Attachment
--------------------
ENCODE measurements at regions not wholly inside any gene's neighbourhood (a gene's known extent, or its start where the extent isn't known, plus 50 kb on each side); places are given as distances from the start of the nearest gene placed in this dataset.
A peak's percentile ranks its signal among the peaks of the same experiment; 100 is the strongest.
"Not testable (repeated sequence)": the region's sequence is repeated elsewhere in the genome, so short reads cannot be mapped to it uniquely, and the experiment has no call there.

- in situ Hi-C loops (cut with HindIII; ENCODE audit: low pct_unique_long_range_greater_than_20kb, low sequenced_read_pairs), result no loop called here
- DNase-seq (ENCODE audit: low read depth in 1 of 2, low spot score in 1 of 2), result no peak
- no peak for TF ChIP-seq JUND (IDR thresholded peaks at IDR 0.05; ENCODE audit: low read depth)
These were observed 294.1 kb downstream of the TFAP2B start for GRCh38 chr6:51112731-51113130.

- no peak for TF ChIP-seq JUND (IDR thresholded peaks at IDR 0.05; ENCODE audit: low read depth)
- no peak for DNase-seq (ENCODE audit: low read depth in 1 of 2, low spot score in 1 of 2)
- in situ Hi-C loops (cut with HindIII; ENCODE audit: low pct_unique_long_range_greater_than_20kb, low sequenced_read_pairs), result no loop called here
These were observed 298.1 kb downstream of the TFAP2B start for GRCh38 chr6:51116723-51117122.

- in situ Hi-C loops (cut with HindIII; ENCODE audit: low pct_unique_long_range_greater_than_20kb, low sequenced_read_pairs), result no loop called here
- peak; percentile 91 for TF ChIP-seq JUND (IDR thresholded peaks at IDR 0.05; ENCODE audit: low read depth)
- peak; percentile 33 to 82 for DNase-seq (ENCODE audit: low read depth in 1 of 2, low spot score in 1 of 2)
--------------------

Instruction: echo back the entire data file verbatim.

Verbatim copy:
ENCODE measurements at regions not wholly inside any gene's neighbourhood (a gene's known extent, or its start where the extent isn't known, plus 50 kb on each side); places are given as distances from the start of the nearest gene placed in this dataset.
A peak's percentile ranks its signal among the peaks of the same experiment; 100 is the strongest.
"Not testable (repeated sequence)": the region's sequence is repeated elsewhere in the genome, so short reads cannot be mapped to it uniquely, and the experiment has no call there.

- in situ Hi-C loops (cut with HindIII; ENCODE audit: low pct_unique_long_range_greater_than_20kb, low sequenced_read_pairs), result no loop called here
- DNase-seq (ENCODE audit: low read depth in 1 of 2, low spot score in 1 of 2), result no peak
- no peak for TF ChIP-seq JUND (IDR thresholded peaks at IDR 0.05; ENCODE audit: low read depth)
These were observed 294.1 kb downstream of the TFAP2B start for GRCh38 chr6:51112731-51113130.

- no peak for TF ChIP-seq JUND (IDR thresholded peaks at IDR 0.05; ENCODE audit: low read depth)
- no peak for DNase-seq (ENCODE audit: low read depth in 1 of 2, low spot score in 1 of 2)
- in situ Hi-C loops (cut with HindIII; ENCODE audit: low pct_unique_long_range_greater_than_20kb, low sequenced_read_pairs), result no loop called here
These were observed 298.1 kb downstream of the TFAP2B start for GRCh38 chr6:51116723-51117122.

- in situ Hi-C loops (cut with HindIII; ENCODE audit: low pct_unique_long_range_greater_than_20kb, low sequenced_read_pairs), result no loop called here
- peak; percentile 91 for TF ChIP-seq JUND (IDR thresholded peaks at IDR 0.05; ENCODE audit: low read depth)
- peak; percentile 33 to 82 for DNase-seq (ENCODE audit: low read depth in 1 of 2, low spot score in 1 of 2)